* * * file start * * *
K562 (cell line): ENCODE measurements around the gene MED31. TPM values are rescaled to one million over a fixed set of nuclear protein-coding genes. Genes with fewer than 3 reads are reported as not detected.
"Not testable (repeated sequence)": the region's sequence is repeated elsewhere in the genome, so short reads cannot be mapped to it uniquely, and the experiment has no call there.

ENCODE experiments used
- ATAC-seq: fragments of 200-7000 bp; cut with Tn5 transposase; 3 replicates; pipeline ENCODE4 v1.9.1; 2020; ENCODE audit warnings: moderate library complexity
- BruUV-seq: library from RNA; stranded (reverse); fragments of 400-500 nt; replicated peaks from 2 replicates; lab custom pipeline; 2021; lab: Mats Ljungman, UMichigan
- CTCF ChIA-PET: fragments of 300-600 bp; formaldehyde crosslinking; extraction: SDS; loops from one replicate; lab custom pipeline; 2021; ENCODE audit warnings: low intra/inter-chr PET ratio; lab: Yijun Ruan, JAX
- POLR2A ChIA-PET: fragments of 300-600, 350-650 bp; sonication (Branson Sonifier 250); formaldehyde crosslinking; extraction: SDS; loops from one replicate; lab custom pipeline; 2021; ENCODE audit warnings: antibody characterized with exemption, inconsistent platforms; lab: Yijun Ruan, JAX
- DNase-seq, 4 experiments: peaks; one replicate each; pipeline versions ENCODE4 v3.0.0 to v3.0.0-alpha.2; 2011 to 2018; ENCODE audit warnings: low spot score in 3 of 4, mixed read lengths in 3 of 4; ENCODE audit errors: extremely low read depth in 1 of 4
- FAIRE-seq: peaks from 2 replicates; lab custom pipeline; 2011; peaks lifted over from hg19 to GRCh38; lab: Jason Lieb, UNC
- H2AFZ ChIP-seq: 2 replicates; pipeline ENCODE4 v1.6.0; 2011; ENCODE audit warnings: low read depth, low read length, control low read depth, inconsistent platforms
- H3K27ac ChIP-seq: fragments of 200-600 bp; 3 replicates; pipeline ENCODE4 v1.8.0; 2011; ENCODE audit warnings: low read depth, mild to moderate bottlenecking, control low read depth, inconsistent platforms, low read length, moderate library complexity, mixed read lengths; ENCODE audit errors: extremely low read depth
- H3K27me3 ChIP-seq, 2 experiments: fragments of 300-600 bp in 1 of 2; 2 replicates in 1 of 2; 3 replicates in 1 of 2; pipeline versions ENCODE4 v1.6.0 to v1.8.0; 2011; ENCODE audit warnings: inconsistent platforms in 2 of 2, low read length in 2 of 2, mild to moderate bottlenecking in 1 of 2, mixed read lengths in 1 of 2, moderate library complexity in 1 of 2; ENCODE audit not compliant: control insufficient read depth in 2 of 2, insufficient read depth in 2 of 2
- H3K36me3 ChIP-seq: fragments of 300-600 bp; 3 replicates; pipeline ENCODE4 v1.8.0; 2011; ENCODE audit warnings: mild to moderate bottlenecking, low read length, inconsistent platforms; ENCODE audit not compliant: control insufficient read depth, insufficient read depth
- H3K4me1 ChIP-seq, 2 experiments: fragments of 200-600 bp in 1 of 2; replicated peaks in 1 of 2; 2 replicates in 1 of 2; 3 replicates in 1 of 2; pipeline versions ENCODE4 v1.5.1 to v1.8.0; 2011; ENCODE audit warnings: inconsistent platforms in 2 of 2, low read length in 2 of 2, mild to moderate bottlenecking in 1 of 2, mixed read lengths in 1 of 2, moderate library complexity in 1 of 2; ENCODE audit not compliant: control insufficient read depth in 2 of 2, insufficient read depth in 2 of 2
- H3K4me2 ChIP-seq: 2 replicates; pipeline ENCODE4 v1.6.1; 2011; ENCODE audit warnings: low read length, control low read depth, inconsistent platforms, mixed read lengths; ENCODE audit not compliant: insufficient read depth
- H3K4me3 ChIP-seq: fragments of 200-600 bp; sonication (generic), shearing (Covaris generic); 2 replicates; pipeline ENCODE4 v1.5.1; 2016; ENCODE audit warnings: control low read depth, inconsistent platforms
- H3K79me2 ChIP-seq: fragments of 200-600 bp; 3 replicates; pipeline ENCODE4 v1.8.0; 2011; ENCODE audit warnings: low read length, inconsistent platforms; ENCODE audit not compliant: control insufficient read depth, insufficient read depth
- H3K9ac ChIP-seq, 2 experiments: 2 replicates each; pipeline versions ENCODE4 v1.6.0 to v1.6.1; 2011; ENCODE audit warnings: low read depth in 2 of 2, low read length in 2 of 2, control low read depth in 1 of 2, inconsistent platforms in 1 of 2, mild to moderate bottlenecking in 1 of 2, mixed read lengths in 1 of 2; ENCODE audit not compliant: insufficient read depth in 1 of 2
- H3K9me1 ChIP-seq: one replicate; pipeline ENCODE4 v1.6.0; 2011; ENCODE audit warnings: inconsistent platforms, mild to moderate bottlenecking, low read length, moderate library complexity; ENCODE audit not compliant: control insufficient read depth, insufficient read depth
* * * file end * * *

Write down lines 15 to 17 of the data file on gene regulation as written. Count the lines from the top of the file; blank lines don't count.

- H3K4me2 ChIP-seq: 2 replicates; pipeline ENCODE4 v1.6.1; 2011; ENCODE audit warnings: low read length, control low read depth, inconsistent platforms, mixed read lengths; ENCODE audit not compliant: insufficient read depth
- H3K4me3 ChIP-seq: fragments of 200-600 bp; sonication (generic), shearing (Covaris generic); 2 replicates; pipeline ENCODE4 v1.5.1; 2016; ENCODE audit warnings: control low read depth, inconsistent platforms
- H3K79me2 ChIP-seq: fragments of 200-600 bp; 3 replicates; pipeline ENCODE4 v1.8.0; 2011; ENCODE audit warnings: low read length, inconsistent platforms; ENCODE audit not compliant: control insufficient read depth, insufficient read depth